Natural Horse World

Clover Turns Gelding into Stallion – by Vanessa Smith

Last autumn, I was at my wits end as to what to do with my 14 year old gelding that I have owned for two years. Echo is a beautiful grey Arab cross. I had always thought he was a rig as he loved mares and acted a bit like a stallion.
Echo was given to me because of his stressed out and over-reactive behaviour, resulting in past mistreatment. He is a sensitive horse and demands patience but I was becoming afraid of him.
He acted so much like a stallion that he was unsafe to be around when he was near a mare. My mare came in season and he mated her fully. He could not concentrate when I took him away from the mares and would head toss and roll on the ground, sometimes displaying mild signs of colic.
My own baby was six months at the time and I thought that with the limited time I had, I would not be able to change his behaviour through the hours of training he’d need.
EchoI was also desperate to ride again and Echo was my only riding horse, so I had long nights full of anguish and frustration. One day when I went to feed the horses Echo nuzzled me and started making deep snorting sounds and then he struck out with his front hoof and when I had a woman massage him the next day and he was unhappy and went to bite. I was so upset that I thought about giving Echo away. It was a hard decision as I felt Echo and I, had over the past two years formed a good relationship but now he seemed unreachable.
I sent Cynthia an ad to put on her website, looking for a home for Echo. She said that he would be unable to find a better home than mine because of his sensitive nature. She also sent me a book that saved Echo and me.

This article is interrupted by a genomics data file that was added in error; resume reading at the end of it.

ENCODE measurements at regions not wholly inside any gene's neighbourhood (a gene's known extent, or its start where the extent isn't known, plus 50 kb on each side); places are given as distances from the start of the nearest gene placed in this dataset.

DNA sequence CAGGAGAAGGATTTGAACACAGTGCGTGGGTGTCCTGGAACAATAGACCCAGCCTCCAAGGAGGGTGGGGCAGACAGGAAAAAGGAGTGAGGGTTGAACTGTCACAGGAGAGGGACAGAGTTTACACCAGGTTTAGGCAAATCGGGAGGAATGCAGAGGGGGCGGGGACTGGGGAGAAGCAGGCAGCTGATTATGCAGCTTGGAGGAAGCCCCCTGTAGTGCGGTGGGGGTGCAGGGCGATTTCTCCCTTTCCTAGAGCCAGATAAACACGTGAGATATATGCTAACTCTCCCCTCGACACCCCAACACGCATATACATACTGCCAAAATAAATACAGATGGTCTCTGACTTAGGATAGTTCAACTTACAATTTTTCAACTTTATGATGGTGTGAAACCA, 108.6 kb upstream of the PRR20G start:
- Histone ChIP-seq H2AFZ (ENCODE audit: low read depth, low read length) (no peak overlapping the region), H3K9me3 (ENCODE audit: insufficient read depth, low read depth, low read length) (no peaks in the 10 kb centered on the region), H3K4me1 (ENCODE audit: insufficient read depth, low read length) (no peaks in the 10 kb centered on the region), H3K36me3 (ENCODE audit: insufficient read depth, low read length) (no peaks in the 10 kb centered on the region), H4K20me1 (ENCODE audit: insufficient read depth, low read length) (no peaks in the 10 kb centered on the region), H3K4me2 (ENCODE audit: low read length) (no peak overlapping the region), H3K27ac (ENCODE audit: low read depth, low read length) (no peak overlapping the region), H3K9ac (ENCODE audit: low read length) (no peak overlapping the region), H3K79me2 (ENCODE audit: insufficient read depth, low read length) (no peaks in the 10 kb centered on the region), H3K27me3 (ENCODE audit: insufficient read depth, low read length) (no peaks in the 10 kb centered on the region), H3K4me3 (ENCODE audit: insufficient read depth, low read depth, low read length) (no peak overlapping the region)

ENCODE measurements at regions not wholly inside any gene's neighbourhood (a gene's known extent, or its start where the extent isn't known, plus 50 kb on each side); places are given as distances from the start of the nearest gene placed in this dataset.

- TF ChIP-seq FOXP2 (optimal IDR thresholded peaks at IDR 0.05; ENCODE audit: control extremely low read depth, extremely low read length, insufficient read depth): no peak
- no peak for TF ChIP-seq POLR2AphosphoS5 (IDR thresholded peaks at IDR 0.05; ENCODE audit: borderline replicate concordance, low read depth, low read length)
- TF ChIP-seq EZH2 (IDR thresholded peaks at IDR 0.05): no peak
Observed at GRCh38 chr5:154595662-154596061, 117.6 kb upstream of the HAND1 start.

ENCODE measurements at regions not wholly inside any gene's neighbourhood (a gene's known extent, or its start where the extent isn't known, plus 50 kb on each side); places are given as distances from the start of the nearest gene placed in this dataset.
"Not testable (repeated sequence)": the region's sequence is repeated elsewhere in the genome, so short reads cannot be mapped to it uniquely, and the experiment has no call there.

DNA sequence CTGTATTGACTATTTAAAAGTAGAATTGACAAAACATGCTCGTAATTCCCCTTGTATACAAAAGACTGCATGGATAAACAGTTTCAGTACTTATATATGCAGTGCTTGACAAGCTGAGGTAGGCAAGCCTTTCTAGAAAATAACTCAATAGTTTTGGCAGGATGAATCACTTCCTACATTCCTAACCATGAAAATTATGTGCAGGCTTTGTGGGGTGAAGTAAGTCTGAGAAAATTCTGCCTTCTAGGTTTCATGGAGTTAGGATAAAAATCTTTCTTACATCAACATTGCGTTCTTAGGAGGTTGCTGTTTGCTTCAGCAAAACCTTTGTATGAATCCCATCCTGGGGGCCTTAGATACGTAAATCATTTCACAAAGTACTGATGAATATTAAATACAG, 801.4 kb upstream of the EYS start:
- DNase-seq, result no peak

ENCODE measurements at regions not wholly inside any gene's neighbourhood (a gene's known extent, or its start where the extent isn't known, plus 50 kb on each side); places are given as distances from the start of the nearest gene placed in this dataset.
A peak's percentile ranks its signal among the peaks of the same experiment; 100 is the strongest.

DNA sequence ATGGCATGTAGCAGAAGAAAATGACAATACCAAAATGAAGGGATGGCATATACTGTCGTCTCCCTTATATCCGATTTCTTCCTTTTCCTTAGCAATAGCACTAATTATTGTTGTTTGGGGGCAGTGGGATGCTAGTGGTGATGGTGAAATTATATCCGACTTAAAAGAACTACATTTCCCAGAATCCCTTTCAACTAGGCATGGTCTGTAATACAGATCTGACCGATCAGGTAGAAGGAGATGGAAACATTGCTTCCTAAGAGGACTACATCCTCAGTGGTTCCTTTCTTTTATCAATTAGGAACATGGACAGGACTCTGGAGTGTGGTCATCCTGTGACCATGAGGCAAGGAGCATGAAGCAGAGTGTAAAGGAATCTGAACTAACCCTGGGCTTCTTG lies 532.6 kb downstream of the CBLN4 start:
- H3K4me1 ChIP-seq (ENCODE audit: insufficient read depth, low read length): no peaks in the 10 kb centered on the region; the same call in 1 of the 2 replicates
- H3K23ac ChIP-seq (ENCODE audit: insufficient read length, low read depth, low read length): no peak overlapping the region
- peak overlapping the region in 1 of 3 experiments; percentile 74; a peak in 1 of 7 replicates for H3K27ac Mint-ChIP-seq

“The Key to calm healthy horses” by Jenny Paterson helped me understand what was happening to Echo. As I read the pages I cried, the book was describing Echo exactly, Tossing his head constantly, sour cranky behaviour, walking all over me, unable to concentrate, intense stallion behaviour.
I realised that the clover paddock he was in was creating a toxic effect that resulted in all the above behaviours.
I removed Echo off the clover and also fed hay and began to feed him Alleviate, which is a magnesium supplement and Supreme Vit & Min. and over a few weeks Echo slowly began to change.
I also came across a product called Attitude blend from Country Park Herbs, designed to balance the hormones of horses.
During the winter I was amazed at the change. Echo has always tried to mount my mare, yet just a week ago she came into heat and he didn’t bat an eyelid. Today I went out to brush Echo – he stood quietly with the mares around and without a halter on he just stood there and enjoyed the experience, and so did I.
I am still aware that there is clover on my property and I know that even when he gets to munch on some he changes. I also know that the spring grass and autumn grass can change his personality in a day.
I am happy now armed with all this new positive information, and know that Echo and I are destined for a long life together.

3 thoughts on “Clover Turns Gelding into Stallion – by Vanessa Smith”

  1. Sara Dyer

    Hi Vanessa.

    Thank you for your article. I have a horse who is behaving in the same manner. I have recently been advised by some specialists to check on his grass. It is encouraging to read your story.

    Warm wishes

    1. Cynthia

      Hi Cameron, the hay fed was a grass hay with a variety of species such as sweet vernal, cocksfoot, browntop, yorkshire fog grasses with some rye and clover.

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